Carbon Nanotubes heralded as ideal candidates for next generation Nanoelectronics
(PhysOrg.com) -- Widely regarded as the wonder material of the 21st century, carbon nanotubes (CNTs) and the intramolecular junctions that connect CNTs for integration have been hailed as the ideal candidates for the next generation of Nanoelectronics.
A recent study published in the journal, Advanced Materials – edited by Professor Li-Jun Wan of Tohoku University and Director of The Institute of Chemistry, Chinese Academy of Sciences (ICCAS) – provides a comprehensive overview of the synthesis, properties, and applications of intramolecular junctions of CNTs.
Discovered in 1991, carbon nanotubes have been the object of intense research by scientists globally because of its remarkable combination of superlative mechanical, thermal, and electronic properties.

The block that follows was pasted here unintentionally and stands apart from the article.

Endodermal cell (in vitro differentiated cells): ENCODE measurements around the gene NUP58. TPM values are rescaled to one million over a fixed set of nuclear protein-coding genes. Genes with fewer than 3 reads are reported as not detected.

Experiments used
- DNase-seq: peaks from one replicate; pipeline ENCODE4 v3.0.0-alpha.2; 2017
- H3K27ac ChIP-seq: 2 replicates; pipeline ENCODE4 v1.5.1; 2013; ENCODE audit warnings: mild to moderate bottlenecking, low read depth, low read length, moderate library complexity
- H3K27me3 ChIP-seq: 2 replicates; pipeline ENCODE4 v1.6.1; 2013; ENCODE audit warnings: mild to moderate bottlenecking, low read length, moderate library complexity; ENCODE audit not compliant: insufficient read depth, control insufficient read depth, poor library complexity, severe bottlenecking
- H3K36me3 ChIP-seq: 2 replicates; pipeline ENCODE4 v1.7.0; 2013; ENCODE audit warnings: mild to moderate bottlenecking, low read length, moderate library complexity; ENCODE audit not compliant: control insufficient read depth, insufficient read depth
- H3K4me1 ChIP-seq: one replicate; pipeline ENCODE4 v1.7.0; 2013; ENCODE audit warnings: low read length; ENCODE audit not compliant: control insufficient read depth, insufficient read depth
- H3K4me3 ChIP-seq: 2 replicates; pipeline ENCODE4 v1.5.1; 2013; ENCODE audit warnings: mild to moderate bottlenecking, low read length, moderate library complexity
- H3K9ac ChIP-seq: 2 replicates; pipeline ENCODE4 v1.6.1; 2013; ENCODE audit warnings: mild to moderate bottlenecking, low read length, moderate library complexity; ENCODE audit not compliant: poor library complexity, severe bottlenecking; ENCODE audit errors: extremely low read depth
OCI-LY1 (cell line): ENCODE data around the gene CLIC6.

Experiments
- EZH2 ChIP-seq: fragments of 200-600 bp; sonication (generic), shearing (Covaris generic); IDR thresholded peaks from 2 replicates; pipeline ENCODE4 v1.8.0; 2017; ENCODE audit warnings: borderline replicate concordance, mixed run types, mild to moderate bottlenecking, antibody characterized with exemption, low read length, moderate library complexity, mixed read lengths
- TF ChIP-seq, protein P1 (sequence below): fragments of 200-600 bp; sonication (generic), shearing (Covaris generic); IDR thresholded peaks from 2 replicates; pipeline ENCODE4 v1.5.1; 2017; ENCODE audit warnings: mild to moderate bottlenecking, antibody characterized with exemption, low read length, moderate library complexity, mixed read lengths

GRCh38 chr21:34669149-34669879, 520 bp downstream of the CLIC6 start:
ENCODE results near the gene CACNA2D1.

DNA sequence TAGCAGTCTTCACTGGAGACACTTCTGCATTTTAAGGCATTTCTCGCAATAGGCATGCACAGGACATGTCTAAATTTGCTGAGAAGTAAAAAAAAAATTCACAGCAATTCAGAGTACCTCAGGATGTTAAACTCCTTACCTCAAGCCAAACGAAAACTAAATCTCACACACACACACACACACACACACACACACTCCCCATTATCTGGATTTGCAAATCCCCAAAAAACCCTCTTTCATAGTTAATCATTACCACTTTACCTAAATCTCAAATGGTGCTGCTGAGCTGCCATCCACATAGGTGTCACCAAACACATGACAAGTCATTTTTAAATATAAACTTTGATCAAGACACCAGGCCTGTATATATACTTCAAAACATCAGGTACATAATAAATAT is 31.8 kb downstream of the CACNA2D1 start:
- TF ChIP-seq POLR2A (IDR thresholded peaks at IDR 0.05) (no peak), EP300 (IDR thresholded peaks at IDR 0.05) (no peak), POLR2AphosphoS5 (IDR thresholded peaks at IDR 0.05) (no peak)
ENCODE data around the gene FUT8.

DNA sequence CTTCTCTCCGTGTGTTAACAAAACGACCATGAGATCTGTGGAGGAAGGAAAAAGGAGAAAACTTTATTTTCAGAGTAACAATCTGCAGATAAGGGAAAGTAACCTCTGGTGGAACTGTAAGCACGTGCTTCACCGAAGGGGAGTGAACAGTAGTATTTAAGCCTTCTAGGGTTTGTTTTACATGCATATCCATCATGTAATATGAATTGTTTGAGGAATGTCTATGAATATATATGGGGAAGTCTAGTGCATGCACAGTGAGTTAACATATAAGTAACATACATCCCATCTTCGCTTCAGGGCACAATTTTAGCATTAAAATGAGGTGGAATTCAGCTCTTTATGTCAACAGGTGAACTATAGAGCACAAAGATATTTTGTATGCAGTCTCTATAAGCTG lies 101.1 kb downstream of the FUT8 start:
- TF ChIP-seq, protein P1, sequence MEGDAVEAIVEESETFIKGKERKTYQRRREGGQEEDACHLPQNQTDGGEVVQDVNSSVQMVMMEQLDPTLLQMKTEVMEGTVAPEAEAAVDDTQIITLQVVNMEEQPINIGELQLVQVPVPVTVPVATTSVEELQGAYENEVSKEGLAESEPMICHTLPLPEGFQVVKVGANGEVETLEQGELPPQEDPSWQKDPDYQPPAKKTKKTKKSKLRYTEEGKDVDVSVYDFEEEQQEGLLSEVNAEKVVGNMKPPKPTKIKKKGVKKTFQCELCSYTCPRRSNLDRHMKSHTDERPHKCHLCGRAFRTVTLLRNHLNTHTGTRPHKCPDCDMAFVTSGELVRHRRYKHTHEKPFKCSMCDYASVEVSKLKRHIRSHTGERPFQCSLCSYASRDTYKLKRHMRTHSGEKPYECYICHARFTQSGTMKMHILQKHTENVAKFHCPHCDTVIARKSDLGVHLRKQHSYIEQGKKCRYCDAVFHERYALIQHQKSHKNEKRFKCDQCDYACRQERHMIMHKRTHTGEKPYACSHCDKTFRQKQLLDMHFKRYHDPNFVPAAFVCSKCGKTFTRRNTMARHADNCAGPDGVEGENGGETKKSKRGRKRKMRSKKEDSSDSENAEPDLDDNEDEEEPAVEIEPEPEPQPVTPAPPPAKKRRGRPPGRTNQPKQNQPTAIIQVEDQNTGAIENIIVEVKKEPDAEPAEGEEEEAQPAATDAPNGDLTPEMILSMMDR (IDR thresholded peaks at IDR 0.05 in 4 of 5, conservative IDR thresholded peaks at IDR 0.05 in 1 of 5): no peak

Devices based on CNTs or Intramolecular junctions of CNTs play a significant role in future molecular electronics or nanoelectronics. With the miniaturization of electronic devices playing a crucial role in of modern technology, the excellent properties of CNTs make it a perfect material for nanoscale structures.
An important aspect of the research focuses on the intramolecular junctions of CNTs. The junctions provide reliable connections, enabling the construction of a stable architecture for CNT-based integrated circuits – making it an essential component to the realization of CNT-based electronics.
Intramolecular junctions of CNTs usually exhibit unique properties that pristine CNTs lack, and can thus function as vital components of the circuits and expand the applications of CNTs. Besides connecting different CNTs for integration, these junctions also act as functional building blocks in the circuit.
There are, however, some unresolved issues that still hamper the research of CNT integration. The emphasis and direction of future research needs to focus on, among others, controlled synthesis and assembly techniques; and must seek to clarify the properties of intramolecular junctions and their mechanisms.